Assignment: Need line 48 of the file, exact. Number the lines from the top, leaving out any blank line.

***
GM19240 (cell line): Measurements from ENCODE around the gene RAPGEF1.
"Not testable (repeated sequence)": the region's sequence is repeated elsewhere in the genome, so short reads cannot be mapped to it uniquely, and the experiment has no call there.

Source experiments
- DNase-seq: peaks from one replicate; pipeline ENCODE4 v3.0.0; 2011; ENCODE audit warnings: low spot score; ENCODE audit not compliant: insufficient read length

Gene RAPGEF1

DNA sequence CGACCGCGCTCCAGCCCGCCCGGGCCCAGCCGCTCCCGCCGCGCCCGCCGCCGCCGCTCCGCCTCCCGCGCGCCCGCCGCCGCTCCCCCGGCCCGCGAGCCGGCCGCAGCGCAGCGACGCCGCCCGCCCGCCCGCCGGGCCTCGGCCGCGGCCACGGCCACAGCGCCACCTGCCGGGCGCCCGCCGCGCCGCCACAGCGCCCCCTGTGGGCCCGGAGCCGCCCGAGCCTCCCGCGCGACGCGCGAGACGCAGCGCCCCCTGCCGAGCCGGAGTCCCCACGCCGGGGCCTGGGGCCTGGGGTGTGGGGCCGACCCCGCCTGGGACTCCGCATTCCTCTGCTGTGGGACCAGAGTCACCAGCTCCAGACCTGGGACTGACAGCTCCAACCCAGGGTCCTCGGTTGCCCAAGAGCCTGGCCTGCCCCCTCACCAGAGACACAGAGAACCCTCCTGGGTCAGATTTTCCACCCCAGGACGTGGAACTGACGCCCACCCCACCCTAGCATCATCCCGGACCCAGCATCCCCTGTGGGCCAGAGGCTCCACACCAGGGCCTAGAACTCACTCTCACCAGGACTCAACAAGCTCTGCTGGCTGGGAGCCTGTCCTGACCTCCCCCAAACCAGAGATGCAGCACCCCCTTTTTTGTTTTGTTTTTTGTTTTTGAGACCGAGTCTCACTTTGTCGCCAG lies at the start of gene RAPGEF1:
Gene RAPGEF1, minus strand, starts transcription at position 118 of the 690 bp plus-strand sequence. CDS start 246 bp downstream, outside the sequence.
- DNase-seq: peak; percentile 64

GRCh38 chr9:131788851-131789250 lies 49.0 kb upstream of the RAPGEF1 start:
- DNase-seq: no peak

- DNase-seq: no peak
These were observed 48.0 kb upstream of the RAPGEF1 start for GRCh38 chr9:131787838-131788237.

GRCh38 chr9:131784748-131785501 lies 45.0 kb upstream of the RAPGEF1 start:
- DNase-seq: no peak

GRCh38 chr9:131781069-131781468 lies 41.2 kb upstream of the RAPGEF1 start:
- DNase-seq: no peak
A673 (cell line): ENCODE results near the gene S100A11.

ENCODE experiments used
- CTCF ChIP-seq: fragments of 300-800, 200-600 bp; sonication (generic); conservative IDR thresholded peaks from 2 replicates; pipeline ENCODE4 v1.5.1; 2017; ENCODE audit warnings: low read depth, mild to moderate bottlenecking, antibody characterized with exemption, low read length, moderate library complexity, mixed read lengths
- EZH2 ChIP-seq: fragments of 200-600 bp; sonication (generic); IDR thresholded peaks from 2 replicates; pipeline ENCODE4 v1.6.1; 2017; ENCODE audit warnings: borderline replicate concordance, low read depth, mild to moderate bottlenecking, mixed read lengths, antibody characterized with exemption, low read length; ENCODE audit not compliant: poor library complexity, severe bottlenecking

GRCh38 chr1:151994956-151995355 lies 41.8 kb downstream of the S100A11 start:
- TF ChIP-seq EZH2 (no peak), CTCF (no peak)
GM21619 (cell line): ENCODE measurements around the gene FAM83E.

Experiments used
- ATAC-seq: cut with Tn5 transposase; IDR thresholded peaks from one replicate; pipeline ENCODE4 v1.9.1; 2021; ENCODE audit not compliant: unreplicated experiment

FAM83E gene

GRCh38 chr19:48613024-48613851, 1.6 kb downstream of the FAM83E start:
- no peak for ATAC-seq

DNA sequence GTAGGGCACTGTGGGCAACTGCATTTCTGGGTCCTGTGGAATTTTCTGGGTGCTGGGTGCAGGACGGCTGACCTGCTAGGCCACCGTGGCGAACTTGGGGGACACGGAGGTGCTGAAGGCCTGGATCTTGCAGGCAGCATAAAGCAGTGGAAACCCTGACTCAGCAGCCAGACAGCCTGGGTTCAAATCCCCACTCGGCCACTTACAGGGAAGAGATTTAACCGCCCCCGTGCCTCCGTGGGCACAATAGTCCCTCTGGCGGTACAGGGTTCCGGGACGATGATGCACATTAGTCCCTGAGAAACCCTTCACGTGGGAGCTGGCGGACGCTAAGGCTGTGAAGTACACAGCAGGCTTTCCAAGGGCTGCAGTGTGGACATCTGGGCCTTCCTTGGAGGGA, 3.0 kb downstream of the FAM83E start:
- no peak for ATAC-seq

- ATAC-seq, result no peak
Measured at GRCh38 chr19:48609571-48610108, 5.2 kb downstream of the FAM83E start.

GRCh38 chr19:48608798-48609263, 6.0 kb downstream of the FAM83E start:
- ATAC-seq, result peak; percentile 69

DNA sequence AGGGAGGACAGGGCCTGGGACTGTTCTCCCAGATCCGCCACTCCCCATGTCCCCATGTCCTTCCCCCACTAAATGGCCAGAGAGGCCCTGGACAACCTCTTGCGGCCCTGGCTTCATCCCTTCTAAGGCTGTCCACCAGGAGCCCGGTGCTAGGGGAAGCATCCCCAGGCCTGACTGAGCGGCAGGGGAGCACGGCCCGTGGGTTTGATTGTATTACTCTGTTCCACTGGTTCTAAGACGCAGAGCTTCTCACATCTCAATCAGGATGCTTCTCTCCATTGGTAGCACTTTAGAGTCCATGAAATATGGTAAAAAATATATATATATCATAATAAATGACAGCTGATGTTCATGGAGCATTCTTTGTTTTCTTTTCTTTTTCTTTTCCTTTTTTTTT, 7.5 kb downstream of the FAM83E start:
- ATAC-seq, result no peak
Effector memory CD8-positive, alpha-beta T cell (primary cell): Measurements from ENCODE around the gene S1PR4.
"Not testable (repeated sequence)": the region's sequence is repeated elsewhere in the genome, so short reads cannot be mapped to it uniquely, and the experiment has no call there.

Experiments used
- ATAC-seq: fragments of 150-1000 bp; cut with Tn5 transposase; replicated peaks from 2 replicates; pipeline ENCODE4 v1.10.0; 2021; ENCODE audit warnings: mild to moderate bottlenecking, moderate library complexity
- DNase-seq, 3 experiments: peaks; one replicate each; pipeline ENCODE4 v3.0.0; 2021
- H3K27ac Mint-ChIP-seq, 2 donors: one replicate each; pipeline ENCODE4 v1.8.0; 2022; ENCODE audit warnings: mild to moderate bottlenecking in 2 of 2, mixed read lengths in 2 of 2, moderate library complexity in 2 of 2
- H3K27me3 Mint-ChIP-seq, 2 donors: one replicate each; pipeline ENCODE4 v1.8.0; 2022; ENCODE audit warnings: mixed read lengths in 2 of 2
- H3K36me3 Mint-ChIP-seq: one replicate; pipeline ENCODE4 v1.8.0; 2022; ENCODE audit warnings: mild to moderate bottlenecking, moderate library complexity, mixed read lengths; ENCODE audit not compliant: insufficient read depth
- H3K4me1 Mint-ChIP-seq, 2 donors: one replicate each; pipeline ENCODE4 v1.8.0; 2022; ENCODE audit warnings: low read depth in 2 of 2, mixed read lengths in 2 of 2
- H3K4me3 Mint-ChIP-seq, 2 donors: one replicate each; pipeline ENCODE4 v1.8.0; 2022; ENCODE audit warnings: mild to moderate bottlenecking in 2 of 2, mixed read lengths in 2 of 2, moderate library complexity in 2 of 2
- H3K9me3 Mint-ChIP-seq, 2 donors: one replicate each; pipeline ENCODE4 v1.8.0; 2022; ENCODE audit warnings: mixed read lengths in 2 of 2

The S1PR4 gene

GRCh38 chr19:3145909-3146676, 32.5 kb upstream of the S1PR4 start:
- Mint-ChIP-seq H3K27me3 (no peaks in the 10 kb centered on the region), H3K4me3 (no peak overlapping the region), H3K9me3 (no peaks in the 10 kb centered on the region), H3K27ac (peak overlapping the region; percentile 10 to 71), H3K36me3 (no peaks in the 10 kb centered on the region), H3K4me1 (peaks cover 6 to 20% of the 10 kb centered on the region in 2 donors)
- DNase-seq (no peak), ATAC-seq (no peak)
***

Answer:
The S1PR4 gene